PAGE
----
Mitochondrial and nuclear introgression among closely related taxa can greatly complicate the process of determining their phylogenetic relationships. In the Central Highlands of North America, many fish taxa have undergone introgression; in this study, we demonstrate the existence of an unusual introgression event in the Etheostoma zonale species group. We used one mitochondrial and seven nuclear loci to determine the relationships of the taxa within the E. zonale group, and their degree of differentiation. We found evidence of multiple divergent populations within each species; much of the divergence within species has taken place during the Pleistocene. We also found evidence of a previously unknown cryptic species in the Upper Tennessee River which diverged from the remainder of the group during the Pliocene, and has undergone mitochondrial and nuclear introgression with E. zonale, in an apparent process of speciation reversal. We examined the effects that using varying types of recombination tests to eliminate the signal of recombination from nuclear loci would have on the phylogenetic placement of this introgressed lineage in our species tree analyses.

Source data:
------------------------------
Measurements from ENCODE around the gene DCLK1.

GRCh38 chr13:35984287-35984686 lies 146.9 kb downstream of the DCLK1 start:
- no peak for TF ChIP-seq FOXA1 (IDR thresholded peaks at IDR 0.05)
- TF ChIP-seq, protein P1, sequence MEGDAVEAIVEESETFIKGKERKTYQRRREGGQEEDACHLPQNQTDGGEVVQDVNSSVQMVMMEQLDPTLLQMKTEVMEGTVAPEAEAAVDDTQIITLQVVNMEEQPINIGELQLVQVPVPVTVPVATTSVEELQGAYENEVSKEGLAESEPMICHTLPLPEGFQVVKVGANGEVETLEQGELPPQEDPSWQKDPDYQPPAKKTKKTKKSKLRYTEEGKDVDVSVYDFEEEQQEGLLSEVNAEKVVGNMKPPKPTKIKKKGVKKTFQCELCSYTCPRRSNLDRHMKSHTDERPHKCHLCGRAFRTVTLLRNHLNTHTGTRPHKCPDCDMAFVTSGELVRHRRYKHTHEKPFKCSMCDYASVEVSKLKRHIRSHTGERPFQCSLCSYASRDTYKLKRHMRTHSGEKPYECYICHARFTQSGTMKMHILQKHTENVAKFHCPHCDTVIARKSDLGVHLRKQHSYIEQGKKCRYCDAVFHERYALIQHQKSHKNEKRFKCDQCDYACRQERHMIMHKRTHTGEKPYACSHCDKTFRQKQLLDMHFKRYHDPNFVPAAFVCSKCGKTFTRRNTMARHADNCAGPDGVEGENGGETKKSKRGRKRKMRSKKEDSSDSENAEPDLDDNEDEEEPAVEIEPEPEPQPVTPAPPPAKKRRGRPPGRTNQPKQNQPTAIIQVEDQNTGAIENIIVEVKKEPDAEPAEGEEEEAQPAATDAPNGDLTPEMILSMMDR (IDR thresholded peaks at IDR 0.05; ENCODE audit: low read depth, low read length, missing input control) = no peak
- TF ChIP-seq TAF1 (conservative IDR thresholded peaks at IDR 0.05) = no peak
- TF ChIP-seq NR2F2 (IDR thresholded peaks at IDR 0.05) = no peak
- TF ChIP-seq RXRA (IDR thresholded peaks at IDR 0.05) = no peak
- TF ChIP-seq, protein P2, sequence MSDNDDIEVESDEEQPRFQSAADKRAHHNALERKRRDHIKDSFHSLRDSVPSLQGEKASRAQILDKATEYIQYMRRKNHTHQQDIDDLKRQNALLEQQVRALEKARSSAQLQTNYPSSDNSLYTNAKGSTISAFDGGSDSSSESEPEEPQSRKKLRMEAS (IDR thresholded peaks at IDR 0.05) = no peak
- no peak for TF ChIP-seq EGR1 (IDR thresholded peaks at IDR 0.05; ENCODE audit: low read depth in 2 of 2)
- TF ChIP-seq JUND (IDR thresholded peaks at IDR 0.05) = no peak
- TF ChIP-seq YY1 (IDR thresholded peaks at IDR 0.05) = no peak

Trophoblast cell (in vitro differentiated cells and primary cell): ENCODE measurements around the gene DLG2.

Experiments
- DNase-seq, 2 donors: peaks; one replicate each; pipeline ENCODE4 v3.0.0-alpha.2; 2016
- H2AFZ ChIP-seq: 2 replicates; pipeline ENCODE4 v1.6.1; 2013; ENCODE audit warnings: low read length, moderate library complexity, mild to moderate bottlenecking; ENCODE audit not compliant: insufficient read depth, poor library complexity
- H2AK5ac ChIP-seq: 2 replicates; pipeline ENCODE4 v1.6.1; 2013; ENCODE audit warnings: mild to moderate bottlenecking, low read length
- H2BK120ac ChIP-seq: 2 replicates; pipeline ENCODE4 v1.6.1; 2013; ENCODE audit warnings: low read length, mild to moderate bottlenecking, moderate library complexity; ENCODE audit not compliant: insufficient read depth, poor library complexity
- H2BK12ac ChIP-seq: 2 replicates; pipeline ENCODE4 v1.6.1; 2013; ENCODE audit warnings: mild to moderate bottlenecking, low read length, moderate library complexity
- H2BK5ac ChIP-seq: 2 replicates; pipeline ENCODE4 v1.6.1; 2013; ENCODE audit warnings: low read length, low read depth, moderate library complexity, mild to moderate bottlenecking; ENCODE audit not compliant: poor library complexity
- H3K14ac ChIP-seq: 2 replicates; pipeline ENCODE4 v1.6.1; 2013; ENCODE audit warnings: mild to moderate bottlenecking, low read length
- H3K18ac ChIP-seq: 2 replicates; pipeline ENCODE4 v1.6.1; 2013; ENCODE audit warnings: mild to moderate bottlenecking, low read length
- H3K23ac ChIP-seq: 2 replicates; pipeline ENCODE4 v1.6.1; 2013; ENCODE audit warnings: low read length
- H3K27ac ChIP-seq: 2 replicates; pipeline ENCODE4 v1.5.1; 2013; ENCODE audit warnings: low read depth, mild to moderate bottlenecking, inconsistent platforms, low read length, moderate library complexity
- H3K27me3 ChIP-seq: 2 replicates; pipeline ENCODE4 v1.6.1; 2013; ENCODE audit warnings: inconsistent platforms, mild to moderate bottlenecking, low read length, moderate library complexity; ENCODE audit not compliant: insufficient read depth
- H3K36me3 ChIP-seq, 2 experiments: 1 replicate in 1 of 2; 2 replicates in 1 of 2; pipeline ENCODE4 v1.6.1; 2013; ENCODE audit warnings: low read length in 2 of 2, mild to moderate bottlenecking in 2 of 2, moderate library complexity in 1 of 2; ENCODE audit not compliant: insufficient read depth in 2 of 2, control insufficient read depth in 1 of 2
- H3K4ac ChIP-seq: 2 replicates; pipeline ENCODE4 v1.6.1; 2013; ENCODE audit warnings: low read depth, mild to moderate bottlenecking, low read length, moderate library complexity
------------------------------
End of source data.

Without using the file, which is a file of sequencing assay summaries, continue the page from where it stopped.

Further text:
- Species trees